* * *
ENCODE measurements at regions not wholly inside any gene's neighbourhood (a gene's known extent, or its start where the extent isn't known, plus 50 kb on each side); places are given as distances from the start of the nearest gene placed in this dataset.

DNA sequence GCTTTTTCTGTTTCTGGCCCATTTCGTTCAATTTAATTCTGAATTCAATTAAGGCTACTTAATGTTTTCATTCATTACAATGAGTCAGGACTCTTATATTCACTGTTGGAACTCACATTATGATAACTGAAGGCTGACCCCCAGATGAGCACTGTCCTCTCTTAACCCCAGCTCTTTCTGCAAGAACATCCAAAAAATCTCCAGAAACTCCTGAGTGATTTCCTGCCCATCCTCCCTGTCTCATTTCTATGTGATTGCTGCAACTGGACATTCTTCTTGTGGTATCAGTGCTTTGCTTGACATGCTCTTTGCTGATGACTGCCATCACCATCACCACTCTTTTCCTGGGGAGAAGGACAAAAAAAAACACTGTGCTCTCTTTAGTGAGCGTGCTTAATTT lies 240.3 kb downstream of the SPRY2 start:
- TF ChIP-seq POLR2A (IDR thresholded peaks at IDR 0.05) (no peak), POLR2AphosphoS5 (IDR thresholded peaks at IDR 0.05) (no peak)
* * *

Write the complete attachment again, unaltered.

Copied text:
ENCODE measurements at regions not wholly inside any gene's neighbourhood (a gene's known extent, or its start where the extent isn't known, plus 50 kb on each side); places are given as distances from the start of the nearest gene placed in this dataset.

DNA sequence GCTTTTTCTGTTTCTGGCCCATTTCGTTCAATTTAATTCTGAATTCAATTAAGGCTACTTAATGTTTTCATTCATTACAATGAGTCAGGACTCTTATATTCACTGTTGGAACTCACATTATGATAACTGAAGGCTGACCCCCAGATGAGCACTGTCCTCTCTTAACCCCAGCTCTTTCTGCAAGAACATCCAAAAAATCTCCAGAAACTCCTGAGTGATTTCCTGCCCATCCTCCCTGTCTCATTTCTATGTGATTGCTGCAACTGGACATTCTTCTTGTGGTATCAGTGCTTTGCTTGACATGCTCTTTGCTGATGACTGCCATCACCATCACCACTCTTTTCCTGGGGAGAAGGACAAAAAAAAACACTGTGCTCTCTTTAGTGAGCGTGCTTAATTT lies 240.3 kb downstream of the SPRY2 start:
- TF ChIP-seq POLR2A (IDR thresholded peaks at IDR 0.05) (no peak), POLR2AphosphoS5 (IDR thresholded peaks at IDR 0.05) (no peak)